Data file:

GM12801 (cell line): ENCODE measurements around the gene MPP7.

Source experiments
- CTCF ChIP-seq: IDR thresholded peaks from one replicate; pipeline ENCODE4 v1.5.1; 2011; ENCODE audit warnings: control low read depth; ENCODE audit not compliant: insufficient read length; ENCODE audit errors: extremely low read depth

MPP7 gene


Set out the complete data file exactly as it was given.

GM12801 (cell line): ENCODE measurements around the gene MPP7.

Source experiments
- CTCF ChIP-seq: IDR thresholded peaks from one replicate; pipeline ENCODE4 v1.5.1; 2011; ENCODE audit warnings: control low read depth; ENCODE audit not compliant: insufficient read length; ENCODE audit errors: extremely low read depth

MPP7 gene